It's amazing. I walk to the entrance, where both the luggage carousel and the exit are visible. Also visible: Abeleon Damalerio.
Let's revert to days gone by in order to learn about how I know Abeleon, who I'll be calling Abel from here on out. I met Abel in 2010 when I worked for ACYPL. Abel came to the US with the same group as Kirk, mentioned in a previous post. Abel is an amazing human being. One of my favorite memories from working at ACYPL was when he spent some time showing me pictures of his family. It was his first trip outside of the Philippines, and I could tell that he was eager to get back with them. For me, it was so meaningful that he shared this information. He invited me to visit him in Bohol, and I told myself that I would get there somehow.
Back to 2014. I'm in Bohol. Abel is standing in the same corridor as the entrance, luggage carousel, and the exit. It is a joyous reunion.
We leave the airport and head to the hostel. Driving through Tagbilaran, it's very clear that this is a small city, especially compared to the skyscrapers and sprawl of Manila. I check into my hostel and rejoin Abel. We head to his home where I meet his wife, Daryl, and his children, Cheska, Miguel, Joaquin, and Lyza. A few family members, Alan, Pinky, and Bluey, have come from Houston. I meet them, and I'm amazed that I've been allowed to be part of the family reunion.
After some chitchat, we're off. Abel, Daryl, and I embark on an epic sightseeing journey of Tagbilaran. This place is full of amazing history and vistas.
First stop: Sandugo Monument.
Sandugo means blood compact. In 1565, according to the Wikis, Spanish explorer Miguel Lopez de Legaspi and Bohol chieftain Datu Sikatuna sat together, cut their left wrists, put some of the blood in each other's wine cups, and drank it. Maybe they were afraid of shaking hands, because, you know, germs. Each year, there's a festival to commemorate the event.
|That gentleman on the left is Abel.|
In 2013, Bohol was hit hard by a 7.2 magnitude earthquake. Around 200 people were killed, and many buildings were seriously damaged. Baclayon Church was one of them.
|These stones, used to build the church hundreds of years ago, were loosened from the quake.|
Coming up: Panglao Beach
Before coming to the Philippines, one of my hopes was to visit at least one beach. This hope became a reality much sooner than I expected.
We venture onto a small peninsula, take a left, and...voila.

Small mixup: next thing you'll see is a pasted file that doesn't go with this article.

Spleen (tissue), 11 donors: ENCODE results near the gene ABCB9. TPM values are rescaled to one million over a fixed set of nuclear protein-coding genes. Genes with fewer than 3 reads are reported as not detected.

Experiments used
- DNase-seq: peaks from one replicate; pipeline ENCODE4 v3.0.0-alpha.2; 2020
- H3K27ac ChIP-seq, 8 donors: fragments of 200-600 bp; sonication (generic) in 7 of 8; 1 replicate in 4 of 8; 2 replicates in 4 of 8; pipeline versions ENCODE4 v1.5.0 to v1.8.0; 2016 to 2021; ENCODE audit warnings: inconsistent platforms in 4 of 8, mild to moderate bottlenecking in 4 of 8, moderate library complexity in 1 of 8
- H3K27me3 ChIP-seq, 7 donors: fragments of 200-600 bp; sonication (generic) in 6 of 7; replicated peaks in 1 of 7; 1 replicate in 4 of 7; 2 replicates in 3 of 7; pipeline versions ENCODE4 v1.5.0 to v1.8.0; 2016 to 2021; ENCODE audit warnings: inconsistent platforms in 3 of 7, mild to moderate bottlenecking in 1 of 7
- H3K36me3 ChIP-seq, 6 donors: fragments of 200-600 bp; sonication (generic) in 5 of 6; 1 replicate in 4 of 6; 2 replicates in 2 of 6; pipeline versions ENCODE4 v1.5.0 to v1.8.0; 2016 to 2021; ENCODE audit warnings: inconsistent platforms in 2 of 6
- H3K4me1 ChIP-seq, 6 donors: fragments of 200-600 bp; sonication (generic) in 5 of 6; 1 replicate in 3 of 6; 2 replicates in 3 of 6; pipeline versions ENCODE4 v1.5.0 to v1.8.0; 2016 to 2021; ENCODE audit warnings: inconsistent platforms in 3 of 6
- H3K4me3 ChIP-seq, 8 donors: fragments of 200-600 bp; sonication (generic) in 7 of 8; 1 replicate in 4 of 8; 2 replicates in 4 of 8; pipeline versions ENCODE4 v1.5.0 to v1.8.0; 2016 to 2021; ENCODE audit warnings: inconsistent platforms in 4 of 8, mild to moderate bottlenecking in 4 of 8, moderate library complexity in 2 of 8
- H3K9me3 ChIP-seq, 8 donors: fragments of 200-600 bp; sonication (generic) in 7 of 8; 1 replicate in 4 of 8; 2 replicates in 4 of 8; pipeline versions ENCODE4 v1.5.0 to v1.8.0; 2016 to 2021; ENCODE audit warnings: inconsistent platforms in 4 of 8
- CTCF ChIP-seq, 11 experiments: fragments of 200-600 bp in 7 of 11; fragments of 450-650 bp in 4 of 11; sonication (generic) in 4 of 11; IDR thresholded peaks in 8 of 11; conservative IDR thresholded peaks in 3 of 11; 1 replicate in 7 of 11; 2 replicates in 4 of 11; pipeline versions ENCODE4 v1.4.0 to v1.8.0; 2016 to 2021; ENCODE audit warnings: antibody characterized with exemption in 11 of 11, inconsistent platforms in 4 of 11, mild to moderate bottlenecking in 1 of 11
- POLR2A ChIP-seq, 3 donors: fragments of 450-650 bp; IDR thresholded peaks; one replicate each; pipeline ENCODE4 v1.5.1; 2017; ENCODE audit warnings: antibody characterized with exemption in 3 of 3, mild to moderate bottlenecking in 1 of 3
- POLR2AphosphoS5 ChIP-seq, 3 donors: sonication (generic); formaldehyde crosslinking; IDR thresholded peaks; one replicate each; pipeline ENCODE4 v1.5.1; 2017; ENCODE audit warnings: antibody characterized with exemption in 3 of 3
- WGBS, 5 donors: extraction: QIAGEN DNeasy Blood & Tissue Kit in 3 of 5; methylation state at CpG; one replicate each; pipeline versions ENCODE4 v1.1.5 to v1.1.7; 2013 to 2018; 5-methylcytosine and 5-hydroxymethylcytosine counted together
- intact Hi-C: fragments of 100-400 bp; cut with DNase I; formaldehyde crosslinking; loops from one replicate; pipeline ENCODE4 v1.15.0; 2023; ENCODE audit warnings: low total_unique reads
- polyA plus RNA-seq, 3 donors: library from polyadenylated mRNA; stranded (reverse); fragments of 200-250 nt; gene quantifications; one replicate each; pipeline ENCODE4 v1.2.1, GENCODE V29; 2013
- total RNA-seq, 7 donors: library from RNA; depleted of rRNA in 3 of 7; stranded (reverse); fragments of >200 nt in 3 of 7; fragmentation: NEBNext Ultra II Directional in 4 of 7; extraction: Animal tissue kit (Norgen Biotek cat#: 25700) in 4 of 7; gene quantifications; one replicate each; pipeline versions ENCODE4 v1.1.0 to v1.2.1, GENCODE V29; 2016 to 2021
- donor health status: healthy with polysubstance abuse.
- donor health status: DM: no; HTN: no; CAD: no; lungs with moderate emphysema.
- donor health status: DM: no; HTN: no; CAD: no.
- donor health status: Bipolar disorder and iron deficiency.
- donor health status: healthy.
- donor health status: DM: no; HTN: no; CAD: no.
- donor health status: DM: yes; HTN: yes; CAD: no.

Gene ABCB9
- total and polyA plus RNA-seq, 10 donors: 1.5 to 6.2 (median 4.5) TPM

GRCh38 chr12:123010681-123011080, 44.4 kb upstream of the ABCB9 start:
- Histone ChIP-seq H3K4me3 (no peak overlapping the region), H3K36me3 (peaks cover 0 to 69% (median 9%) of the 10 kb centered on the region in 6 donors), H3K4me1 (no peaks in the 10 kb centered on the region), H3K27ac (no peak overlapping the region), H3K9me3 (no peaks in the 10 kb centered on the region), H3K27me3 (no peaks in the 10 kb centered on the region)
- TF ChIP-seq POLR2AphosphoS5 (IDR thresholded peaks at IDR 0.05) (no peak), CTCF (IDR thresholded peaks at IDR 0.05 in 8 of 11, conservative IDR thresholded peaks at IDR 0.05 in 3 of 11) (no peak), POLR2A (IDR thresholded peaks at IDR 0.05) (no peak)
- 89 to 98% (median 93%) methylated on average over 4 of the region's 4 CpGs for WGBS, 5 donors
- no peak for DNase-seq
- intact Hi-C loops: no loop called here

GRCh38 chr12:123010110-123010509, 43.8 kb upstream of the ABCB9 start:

As we eat lunch by this beach, I am transfixed. Abel suggests that I go swimming. I would love to, but alas, my swimsuit is back at the hostel. "No problem," Abel says, "we can get one here." Within minutes, I have a new pair of board shorts and I'm off to the water. Minus the sea urchin spines that found their way into my hand, it's a blissful two hours of swimming and wandering.
Don't look now: Hinagdanan Cave
After relaxing at the beach, we head to the other side of the peninsula to a cave. Hinagdanan Cave was discovered by a farmer who kept seeing swallows fly into the ground...turns out, they were flying into this cave and roosting in the roof!
The cave includes a beautiful lagoon where freshwater meets saltwater. To my delight, people can swim in, and dive into, the lagoon. Since Abel insisted that I try both (really, I didn't need much pushing), I did.
|For a few moments, I wondered about how much swallow poop was floating in the water. Then I realized that it was time to enjoy the moment, droppings notwithstanding.|
|Another church damaged by the 2013 earthquake.|
|Truly notable: This restroom, at a Shell gas station in Tagbilaran, looks like a lobby in an upscale doctor's office. Restrooms in the Philippines are called comfort rooms, but none are as comfortable as this one!|
See that pig at the end? It's called lechon. Guess who got the first chunk of it?
Clearly, I was prepared for this moment.
|Alan and Ae encourage me from the left, while Abel offers moral support from the right.|
Eating happens. Chatting happens. This picture happens.
|Damalerio family...I fit right in, even if I don't look like it.|
Yep. This was one day. More to come.